Cover portion 22 is resiliently hingedly connected by a web 44 of reduced thickness to rear wall 26 along an edge thereof remote from and parallel to floor 28 and movable between an open position (FIGS. 1, 2 and 3) in which cover portion 22 does not cover cells 32 and cover portion 22 and side walls 30 extend in opposite directions from rear wall 26 and a closed position (FIGS. 4 and 5) in which cover portion 22 covers cells 32, overlying upper edges 36 of side walls 30.
Cover portion 22 has latching and strain relief resilient projection means 46 and 48, respectively, which extend away from floor 28 when cover portion 22 is in the open position and toward floor 28 when cover portion 22 is in the closed position.
Latching projection means 46 has a configuration providing a surface 50 adapted for latching interengagement with eaves 42 to hold cover portion 22 in the closed position.
Strain relief projection means 48 is located closer to rear wall 26 than is latching projection means 46 and is adapted, when cover portion 22 is in the closed position, to engage the insulation of wire 14, to provide strain relief.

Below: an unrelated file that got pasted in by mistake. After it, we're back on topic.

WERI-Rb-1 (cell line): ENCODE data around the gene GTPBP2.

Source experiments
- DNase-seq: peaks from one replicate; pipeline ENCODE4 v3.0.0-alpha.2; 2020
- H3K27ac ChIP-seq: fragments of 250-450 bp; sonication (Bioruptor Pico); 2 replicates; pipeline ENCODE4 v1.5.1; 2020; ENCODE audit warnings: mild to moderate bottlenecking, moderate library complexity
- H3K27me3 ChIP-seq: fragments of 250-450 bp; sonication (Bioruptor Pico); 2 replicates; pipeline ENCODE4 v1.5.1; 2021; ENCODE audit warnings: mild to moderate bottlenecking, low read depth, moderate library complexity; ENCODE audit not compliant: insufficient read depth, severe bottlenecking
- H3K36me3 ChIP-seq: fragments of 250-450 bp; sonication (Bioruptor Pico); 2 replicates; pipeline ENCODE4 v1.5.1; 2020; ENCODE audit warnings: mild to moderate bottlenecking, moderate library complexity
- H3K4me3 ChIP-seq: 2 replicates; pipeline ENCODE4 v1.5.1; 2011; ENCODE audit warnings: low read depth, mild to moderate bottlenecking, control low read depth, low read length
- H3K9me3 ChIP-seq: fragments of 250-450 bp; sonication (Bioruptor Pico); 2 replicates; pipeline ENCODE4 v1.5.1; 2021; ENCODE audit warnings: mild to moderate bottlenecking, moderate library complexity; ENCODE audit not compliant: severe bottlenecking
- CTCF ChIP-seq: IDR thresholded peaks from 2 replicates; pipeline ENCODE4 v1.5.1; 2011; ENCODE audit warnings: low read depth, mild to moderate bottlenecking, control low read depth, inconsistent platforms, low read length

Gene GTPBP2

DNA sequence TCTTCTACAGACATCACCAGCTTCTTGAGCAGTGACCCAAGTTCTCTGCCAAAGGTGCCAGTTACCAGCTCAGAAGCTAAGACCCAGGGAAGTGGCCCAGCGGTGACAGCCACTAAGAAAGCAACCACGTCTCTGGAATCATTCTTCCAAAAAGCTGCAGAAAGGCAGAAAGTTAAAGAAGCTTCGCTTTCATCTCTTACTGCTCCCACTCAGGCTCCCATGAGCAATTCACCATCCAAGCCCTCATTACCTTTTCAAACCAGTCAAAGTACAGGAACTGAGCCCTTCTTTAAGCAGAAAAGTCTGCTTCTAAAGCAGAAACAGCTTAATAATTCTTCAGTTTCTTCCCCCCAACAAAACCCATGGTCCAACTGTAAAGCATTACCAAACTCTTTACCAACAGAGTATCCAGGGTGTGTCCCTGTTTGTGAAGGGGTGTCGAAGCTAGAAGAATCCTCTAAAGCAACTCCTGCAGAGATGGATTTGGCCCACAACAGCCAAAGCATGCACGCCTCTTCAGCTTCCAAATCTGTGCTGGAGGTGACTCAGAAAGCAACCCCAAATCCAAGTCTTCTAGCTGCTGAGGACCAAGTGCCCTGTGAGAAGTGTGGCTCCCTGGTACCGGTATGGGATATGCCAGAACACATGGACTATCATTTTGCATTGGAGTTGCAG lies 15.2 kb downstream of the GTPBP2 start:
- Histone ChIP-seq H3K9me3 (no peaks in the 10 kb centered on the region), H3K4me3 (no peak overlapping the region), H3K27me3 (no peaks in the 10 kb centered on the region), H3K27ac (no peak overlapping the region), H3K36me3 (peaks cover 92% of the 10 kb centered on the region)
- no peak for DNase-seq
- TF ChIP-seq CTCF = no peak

Main portion 20 has a front wall 52 defining the ends of cells 32 remote from rear wall 26. Front wall 52 is spaced from and parallel to rear wall 26 and extends upwardly from floor 28 and has a top 54. Main portion 20 also has an intermediate wall 56 in each cell 32 parallel to and spaced from and between rear wall 26 and front wall 52. Intermediate wall 56 has a top 58. Tops 54 and 58 are parallel to floor 28, top 58 being further from floor 28 than top 54. More particularly with respect to the strain relief feature, strain relief projection means 48 is adapted to clamp the insulation of wire 14 against tops 54 and 58, tending to force wire 14 into a depression between front and intermediate walls 52 and 56, respectively.